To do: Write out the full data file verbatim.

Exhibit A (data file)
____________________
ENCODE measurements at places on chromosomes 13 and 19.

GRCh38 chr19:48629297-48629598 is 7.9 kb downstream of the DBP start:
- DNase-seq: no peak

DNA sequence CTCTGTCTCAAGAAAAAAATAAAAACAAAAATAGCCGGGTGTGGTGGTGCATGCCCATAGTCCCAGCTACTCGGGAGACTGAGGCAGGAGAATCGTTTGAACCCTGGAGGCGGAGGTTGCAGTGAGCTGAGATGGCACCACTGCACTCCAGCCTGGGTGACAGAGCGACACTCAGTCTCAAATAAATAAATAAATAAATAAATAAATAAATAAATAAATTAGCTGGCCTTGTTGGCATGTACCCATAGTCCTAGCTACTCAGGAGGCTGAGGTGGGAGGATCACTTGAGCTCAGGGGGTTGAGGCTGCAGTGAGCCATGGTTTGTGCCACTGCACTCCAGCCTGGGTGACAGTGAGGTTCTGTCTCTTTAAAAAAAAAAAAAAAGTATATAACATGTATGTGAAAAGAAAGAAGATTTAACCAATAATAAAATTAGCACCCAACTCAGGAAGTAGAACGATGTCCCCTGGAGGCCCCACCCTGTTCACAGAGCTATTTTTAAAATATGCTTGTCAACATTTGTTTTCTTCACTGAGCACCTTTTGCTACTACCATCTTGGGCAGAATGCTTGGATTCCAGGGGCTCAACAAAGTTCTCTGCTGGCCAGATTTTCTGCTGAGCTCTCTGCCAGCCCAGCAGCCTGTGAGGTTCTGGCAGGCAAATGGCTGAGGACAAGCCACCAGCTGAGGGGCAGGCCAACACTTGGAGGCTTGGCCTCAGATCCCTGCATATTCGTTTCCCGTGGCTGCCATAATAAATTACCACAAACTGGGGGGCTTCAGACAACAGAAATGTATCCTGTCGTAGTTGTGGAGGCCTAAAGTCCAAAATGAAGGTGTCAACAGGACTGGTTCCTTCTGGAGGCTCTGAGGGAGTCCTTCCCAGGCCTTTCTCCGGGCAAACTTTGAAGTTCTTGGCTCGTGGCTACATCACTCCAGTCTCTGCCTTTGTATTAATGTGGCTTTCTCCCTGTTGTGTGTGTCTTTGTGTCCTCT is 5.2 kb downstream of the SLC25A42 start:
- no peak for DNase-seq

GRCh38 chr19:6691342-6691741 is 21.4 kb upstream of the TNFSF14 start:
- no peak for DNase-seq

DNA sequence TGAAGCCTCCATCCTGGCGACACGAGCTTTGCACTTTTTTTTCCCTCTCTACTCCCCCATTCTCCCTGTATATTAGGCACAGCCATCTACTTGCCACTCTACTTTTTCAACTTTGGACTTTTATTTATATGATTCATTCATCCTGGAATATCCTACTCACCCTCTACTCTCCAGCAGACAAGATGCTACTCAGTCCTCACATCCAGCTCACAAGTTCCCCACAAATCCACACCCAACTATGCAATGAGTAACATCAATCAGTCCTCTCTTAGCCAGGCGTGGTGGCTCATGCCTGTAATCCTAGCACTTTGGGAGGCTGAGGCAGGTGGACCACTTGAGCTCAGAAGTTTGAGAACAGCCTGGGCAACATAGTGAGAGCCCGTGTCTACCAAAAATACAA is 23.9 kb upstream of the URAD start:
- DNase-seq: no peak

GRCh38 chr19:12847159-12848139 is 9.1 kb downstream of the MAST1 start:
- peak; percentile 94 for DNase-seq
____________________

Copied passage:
ENCODE measurements at places on chromosomes 13 and 19.

GRCh38 chr19:48629297-48629598 is 7.9 kb downstream of the DBP start:
- DNase-seq: no peak

DNA sequence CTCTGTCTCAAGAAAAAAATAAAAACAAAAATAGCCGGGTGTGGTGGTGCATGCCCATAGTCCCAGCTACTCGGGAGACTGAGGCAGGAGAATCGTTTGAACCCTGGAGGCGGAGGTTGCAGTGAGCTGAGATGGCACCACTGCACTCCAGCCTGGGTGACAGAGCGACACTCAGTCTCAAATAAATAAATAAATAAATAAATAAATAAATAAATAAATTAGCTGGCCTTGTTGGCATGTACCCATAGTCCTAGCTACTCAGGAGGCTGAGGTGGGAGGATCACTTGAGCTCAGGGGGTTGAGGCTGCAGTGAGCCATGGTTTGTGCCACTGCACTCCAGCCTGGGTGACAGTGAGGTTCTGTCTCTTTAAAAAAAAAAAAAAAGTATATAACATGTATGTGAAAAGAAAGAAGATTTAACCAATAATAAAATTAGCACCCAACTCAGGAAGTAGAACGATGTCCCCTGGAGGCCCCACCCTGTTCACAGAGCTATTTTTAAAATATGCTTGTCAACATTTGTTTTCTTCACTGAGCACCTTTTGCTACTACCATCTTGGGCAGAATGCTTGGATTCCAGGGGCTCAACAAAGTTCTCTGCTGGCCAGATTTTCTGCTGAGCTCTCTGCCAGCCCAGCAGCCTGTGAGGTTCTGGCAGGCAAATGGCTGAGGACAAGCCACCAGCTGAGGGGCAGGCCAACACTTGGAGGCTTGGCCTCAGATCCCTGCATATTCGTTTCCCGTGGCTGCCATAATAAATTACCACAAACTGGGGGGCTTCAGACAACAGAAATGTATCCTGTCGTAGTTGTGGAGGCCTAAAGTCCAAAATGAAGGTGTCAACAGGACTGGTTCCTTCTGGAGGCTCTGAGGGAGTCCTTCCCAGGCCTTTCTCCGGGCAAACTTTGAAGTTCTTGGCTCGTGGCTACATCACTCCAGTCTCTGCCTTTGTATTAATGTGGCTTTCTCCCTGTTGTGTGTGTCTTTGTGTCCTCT is 5.2 kb downstream of the SLC25A42 start:
- no peak for DNase-seq

GRCh38 chr19:6691342-6691741 is 21.4 kb upstream of the TNFSF14 start:
- no peak for DNase-seq

DNA sequence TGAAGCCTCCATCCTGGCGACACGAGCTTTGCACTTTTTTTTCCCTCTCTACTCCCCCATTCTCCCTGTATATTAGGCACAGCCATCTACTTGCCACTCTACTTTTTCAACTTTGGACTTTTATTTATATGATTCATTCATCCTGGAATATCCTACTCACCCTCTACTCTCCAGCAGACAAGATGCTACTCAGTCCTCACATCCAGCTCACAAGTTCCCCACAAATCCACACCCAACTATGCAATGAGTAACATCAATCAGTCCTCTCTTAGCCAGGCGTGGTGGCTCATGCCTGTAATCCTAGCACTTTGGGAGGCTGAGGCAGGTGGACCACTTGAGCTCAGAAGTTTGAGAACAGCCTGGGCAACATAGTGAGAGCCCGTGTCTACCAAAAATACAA is 23.9 kb upstream of the URAD start:
- DNase-seq: no peak

GRCh38 chr19:12847159-12848139 is 9.1 kb downstream of the MAST1 start:
- peak; percentile 94 for DNase-seq